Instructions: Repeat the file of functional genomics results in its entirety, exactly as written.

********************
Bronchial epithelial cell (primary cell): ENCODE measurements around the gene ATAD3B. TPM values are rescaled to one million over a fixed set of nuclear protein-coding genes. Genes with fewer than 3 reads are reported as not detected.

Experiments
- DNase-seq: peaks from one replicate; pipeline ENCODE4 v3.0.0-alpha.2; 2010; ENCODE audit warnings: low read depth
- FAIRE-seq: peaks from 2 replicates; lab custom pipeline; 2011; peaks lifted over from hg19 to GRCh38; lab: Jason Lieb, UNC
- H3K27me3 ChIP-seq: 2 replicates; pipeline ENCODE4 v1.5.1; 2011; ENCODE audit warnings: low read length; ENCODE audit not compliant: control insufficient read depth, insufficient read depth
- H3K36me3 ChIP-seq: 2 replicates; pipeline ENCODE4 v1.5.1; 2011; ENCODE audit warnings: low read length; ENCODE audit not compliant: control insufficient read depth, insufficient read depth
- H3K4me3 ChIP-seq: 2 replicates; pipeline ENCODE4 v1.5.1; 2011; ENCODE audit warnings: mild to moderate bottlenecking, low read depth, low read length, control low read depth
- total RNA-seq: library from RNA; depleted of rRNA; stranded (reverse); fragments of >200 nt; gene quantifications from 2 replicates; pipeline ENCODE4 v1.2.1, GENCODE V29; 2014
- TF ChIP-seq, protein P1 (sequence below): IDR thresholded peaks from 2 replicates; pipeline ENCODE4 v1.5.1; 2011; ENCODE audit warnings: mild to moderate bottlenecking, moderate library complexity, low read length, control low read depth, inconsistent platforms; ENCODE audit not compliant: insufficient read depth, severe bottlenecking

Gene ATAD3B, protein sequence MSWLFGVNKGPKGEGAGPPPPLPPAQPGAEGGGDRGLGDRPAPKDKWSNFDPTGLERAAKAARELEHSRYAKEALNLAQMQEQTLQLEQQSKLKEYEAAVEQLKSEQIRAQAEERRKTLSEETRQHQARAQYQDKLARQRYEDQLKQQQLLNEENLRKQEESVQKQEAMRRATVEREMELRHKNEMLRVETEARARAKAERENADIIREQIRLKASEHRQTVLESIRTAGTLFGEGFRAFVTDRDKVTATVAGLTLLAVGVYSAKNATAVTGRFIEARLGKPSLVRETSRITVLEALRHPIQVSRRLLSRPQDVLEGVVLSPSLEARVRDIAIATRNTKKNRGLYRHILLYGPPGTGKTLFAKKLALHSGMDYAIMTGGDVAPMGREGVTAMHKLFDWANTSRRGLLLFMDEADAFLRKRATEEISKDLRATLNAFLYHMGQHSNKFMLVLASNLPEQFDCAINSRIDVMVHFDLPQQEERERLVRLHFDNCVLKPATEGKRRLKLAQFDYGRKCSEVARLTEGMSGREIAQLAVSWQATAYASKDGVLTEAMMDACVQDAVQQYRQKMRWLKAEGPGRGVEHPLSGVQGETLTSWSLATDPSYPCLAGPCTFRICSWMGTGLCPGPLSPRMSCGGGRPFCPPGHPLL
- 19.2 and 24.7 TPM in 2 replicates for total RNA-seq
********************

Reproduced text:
Bronchial epithelial cell (primary cell): ENCODE measurements around the gene ATAD3B. TPM values are rescaled to one million over a fixed set of nuclear protein-coding genes. Genes with fewer than 3 reads are reported as not detected.

Experiments
- DNase-seq: peaks from one replicate; pipeline ENCODE4 v3.0.0-alpha.2; 2010; ENCODE audit warnings: low read depth
- FAIRE-seq: peaks from 2 replicates; lab custom pipeline; 2011; peaks lifted over from hg19 to GRCh38; lab: Jason Lieb, UNC
- H3K27me3 ChIP-seq: 2 replicates; pipeline ENCODE4 v1.5.1; 2011; ENCODE audit warnings: low read length; ENCODE audit not compliant: control insufficient read depth, insufficient read depth
- H3K36me3 ChIP-seq: 2 replicates; pipeline ENCODE4 v1.5.1; 2011; ENCODE audit warnings: low read length; ENCODE audit not compliant: control insufficient read depth, insufficient read depth
- H3K4me3 ChIP-seq: 2 replicates; pipeline ENCODE4 v1.5.1; 2011; ENCODE audit warnings: mild to moderate bottlenecking, low read depth, low read length, control low read depth
- total RNA-seq: library from RNA; depleted of rRNA; stranded (reverse); fragments of >200 nt; gene quantifications from 2 replicates; pipeline ENCODE4 v1.2.1, GENCODE V29; 2014
- TF ChIP-seq, protein P1 (sequence below): IDR thresholded peaks from 2 replicates; pipeline ENCODE4 v1.5.1; 2011; ENCODE audit warnings: mild to moderate bottlenecking, moderate library complexity, low read length, control low read depth, inconsistent platforms; ENCODE audit not compliant: insufficient read depth, severe bottlenecking

Gene ATAD3B, protein sequence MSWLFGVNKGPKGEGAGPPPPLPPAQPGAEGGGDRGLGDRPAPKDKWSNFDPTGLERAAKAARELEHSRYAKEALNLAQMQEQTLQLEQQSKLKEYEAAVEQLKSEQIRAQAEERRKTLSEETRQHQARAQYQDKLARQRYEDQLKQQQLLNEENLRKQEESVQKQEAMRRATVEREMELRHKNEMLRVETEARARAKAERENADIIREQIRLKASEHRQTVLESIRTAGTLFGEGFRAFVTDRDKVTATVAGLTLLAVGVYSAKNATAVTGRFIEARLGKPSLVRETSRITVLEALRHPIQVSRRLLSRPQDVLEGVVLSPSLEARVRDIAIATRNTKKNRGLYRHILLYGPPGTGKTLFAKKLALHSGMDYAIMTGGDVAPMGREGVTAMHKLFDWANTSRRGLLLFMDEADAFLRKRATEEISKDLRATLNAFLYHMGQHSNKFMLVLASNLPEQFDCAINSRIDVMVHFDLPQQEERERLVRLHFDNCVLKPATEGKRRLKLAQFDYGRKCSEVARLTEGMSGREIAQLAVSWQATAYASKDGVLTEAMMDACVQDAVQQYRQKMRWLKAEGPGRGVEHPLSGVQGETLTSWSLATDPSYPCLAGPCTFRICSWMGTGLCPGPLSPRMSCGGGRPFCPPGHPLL
- 19.2 and 24.7 TPM in 2 replicates for total RNA-seq